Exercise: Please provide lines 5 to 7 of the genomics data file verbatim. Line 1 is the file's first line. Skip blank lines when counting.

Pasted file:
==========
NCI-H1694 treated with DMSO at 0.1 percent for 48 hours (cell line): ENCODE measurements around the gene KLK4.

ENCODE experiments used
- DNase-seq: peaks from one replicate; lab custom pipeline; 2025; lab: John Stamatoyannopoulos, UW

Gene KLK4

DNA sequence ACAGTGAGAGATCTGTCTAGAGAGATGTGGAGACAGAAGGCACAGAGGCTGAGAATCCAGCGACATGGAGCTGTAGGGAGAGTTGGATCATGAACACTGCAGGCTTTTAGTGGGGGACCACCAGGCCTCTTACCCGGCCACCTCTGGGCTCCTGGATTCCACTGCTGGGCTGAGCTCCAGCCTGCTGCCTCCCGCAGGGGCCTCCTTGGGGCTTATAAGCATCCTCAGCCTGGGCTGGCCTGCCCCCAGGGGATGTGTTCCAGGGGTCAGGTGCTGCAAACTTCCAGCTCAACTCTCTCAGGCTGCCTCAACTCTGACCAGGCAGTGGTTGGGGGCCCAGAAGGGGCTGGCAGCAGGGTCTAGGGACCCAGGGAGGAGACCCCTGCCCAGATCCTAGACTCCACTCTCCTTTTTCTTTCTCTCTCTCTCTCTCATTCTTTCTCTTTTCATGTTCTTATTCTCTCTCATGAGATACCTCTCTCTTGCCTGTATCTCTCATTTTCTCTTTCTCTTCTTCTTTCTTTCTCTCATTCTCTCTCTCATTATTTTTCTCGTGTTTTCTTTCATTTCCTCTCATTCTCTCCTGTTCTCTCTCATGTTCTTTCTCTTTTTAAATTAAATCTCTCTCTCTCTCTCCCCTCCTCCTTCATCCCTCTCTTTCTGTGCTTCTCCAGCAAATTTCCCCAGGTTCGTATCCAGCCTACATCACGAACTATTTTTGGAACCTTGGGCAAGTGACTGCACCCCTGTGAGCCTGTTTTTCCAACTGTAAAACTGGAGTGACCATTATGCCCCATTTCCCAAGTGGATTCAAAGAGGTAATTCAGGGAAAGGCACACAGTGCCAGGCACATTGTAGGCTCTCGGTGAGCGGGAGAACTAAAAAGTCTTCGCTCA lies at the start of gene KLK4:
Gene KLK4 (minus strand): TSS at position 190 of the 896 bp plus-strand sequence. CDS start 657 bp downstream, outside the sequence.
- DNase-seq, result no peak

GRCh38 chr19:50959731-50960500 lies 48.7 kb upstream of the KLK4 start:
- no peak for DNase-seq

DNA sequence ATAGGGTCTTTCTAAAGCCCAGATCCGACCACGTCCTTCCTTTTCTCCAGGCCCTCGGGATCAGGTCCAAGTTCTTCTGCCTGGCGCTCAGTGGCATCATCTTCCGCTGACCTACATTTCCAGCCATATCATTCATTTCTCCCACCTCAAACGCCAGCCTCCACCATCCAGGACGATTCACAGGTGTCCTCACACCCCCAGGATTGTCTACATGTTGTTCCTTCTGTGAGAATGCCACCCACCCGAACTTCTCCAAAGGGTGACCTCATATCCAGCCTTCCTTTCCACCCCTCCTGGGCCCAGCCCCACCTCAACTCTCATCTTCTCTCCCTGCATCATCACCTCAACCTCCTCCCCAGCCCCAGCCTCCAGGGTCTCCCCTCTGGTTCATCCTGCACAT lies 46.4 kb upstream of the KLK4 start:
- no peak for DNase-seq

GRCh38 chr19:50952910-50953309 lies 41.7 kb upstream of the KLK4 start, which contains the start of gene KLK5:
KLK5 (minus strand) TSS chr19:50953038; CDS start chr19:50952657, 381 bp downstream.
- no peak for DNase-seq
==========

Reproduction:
DNA sequence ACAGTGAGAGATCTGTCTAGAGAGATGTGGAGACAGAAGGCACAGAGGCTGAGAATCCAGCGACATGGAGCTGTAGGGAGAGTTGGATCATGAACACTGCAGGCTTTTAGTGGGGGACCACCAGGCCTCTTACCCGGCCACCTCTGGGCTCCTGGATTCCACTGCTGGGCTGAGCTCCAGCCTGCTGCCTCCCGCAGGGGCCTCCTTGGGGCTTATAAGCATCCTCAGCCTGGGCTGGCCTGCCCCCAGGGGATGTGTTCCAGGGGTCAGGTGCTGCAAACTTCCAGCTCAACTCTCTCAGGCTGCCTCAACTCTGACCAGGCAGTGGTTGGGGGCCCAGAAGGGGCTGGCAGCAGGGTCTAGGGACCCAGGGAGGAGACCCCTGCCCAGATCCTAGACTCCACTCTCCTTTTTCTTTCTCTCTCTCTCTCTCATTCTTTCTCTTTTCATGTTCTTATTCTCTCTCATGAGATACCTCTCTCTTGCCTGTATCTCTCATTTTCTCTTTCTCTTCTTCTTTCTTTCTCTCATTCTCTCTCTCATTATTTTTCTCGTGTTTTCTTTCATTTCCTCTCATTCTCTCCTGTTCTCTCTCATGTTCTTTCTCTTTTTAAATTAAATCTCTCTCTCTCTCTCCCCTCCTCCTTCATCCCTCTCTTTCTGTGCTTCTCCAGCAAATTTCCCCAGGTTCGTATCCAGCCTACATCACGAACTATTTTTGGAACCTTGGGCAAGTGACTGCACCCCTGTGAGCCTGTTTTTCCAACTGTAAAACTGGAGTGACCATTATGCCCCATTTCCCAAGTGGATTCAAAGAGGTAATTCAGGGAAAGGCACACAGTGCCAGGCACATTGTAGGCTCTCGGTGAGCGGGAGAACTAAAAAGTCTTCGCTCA lies at the start of gene KLK4:
Gene KLK4 (minus strand): TSS at position 190 of the 896 bp plus-strand sequence. CDS start 657 bp downstream, outside the sequence.
- DNase-seq, result no peak